There may not be a better neighbor than Fred Rogers. The beloved Mister Rogers’ Neighborhood, famous for its host changing out of his coat and shoes and putting on a comfy sweater and slippers, celebrates its 50th anniversary on February 19.
In an era when much of children’s TV was manic, derivative or cartoonishly violent, Rogers stood out like a calm, friendly, reassuring beacon. From its 1968 premiere on National Educational Television until its finale on PBS in 2001, Mister Rogers’ Neighborhood bolstered kids’ self-image, ignited their curiosity, taught them the most basic of concepts (up and down, happy and sad) and always encouraged simple kindness.
Rogers invited viewers into his home, took them on tours to exotic locations real and imaginary and discussed topics that spanned from bathroom drains to death. He embraced children for who they were and addressed them directly through the television lens, speaking softly and slowly.
Bianculli reflects on the beloved sitcom's legacy.
Today more than ever, we need to remember the life and work of Rogers, who died in 2003. He earned and deserved the love and trust of his young viewers, and that trust remained once they had children of their own. To that end, many tributes are planned throughout the anniversary year, including:
•A February 19 screening of the premiere episode of Mister Rogers’ Neighborhood, presented by the Fred Rogers Center at Saint Vincent College in his hometown of Latrobe, Pennsylvania—exactly 50 years after its first national telecast.
•PBS Kids will air a week of back-to-back double features pairing vintage episodes of Mister Rogers’ Neighborhood with similarly themed installments from its modern animated counterpart, the charming Daniel Tiger’s Neighborhood. (Begins February 26, check local listings)
A trip back to Fred Rogers' magical neighborhood.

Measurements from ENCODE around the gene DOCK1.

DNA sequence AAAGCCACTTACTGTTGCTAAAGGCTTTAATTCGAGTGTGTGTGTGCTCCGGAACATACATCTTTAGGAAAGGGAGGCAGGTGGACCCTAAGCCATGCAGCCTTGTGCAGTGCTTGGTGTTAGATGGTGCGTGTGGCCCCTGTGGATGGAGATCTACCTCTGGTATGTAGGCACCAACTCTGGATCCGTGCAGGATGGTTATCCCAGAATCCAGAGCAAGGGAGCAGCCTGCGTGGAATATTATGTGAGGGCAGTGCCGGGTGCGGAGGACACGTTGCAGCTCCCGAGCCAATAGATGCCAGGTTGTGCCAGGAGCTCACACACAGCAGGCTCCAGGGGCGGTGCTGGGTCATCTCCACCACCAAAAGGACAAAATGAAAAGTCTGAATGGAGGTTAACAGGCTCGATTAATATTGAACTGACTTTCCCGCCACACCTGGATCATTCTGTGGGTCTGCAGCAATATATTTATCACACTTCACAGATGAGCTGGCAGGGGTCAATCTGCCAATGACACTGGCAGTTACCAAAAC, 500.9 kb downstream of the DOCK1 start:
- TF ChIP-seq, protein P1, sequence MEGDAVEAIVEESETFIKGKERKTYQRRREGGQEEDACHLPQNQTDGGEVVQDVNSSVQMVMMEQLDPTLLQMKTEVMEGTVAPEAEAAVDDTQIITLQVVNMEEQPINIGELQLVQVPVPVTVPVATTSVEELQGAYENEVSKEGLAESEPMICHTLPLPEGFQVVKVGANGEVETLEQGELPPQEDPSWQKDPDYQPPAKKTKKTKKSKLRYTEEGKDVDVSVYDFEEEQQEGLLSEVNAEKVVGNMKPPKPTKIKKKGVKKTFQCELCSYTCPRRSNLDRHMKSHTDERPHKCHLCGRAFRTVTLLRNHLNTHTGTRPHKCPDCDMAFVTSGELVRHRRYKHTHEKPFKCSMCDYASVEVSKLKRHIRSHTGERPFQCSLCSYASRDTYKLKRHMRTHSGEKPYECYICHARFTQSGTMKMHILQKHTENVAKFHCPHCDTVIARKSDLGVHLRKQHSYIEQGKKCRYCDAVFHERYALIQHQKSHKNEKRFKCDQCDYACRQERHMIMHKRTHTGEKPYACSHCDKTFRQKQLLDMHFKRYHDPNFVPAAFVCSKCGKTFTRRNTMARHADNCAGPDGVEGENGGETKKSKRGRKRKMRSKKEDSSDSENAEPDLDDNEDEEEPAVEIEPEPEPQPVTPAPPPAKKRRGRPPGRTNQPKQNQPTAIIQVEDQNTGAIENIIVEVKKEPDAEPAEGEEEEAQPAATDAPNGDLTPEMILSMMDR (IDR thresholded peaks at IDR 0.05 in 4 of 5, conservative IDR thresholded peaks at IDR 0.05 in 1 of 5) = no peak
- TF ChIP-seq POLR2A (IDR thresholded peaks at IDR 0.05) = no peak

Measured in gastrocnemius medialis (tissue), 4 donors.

•PBS airs the special Mister Rogers: It’s You I Like hosted by Michael Keaton, who worked on the Pittsburgh-produced show in the 1970s as a young stagehand. It features clips from the series showcasing Yo-Yo Ma, Tony Bennett and others, plus new interviews with castmates David Newell (Mr. McFeely) and Joe Negri (Handyman Negri), as well as Neighborhood guests and fans including John Lithgow, Itzhak Perlman, Whoopi Goldberg and Sarah Silverman. (March 6, check local listings)
•On June 8, director Morgan Neville’s Won’t You Be My Neighbor? hits theaters. The documentary traces Rogers’s path from NBC apprentice to puppeteer on local Pittsburgh show The Children’s Corner to TV host and ordained Presbyterian minister.
•Maxwell King’s biography, The Good Neighbor: The Life and Work of Fred Rogers, is set to be published by Abrams Press in September.
The famed marionette made his TV debut on a late December day 70 years ago and remains a cultural icon.
•The United States Postal Service will release a “Forever” stamp celebrating Rogers later this year, featuring him in his trademark red sweater, with puppet King Friday XIII.
•And finally, Tom Hanks has signed on to play Rogers in the film You Are My Friend, based on his late-career interactions with a reporter profiling him for Esquire magazine. Hanks’s casting is “too good to be true,” says Joanne Rogers, Fred’s wife of 51 years, who helps preserve her husband’s legacy as an adviser to the Fred Rogers Center. “Fred was such a big fan of his. He must have gone to see Forrest Gump about 15 or 16 times. And he loved Big.”
I’m genuinely excited about all these events and honors. I interviewed Rogers a few times over the years, and what you saw on camera was what you got in real life. He talked slowly, simply and honestly, acted deliberately and cared deeply about others.
“Fred was love. Fred was care,” sums up Joanne. “He was truly a liberated man.”
David Bianculli is a TV and film professor at Rowan University, New Jersey, and appears as a critic and guest host on NPR’s Fresh Air With Terry Gross.